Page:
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Michael Jackson

As if you haven't already heard enough about Michael Jackson over the last several days, let me throw my two cents into the mix.

Most of what I am hearing borders on idolatry and worship.  He is being proclaimed as the greatest entertainer of all time, the "King of Pop" to rival Elvis who was the "King."  A genius who  supposedly transformed music all over planet earth. Hollywood stars and other celebs are parading their accolades for Michael; wonderful, innocent as a child, amazing, unparrelled in the history of music.

There is no argument that he was an incredible singer and dancer, but I think the whole thing has gone a bit too far.  The next thing I know someone will be saying they saw him walk on water, or perform a miracle of some sort; anyone who touched his surgical mask was healed.

Charles Barkley became famous for his comment that "I Ain't no role model."  Michael is being hearalded by friends, family and fans as a wonderful Father, a kind soul, a generous man who gave away millions to  charity and a role model that all children, as well as adults, should emulate and admire.

Maybe I am missing something here. Doesn't he also have three children by at least two different women neither of whom he was married to when he passed?  Hasen't he been a self-admitted abuser of perscription drugs which he was warned about for at least four years by close friends and family? Then we have the issue of the cosmetic surgergies that permanently disfigured his face. Add to these that he was known for outlandish spending sprees  and questionable financial decisions that, at last count, left him in debt to the tune of 400-500 million dollars. Some are saying his estate may make more money by him being dead than alive.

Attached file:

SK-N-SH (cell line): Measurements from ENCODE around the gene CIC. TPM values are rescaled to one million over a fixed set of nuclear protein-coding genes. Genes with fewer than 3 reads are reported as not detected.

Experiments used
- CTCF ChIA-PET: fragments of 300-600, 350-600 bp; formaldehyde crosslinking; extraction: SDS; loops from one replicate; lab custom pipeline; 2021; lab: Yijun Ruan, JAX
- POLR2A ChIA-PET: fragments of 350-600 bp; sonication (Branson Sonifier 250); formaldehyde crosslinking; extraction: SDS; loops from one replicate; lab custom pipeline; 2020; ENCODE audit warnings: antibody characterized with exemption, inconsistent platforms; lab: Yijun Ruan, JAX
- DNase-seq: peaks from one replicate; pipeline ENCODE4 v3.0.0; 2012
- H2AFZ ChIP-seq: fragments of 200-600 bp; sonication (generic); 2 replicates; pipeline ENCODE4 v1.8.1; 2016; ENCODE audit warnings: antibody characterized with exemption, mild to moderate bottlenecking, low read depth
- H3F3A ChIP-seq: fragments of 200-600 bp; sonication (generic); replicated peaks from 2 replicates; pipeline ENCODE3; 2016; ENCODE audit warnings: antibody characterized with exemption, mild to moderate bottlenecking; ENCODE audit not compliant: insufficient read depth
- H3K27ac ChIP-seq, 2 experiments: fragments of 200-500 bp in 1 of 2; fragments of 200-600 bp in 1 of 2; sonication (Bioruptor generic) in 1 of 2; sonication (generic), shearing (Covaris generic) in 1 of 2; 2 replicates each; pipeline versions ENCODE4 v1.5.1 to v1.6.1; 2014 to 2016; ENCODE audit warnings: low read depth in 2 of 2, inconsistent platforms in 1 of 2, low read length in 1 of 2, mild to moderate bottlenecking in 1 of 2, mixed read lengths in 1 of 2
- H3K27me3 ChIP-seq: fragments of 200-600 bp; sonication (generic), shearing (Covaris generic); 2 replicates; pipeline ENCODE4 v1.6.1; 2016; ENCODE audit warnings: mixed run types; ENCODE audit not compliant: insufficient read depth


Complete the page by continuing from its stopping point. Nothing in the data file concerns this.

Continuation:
This is another example of talent and gifting being elevated above character and relationship. Some say we need to separate his personal and professional life and just focus on his professional accomplishments.  We are still trying to do this with Richard Nixon and Bill Clinton, but it remains a big stretch.

I'll end this divergent take on Michael by saying that I would rather look up to a less talented but character rich person as a role model for me and my family than a genius with questionable character and morals.

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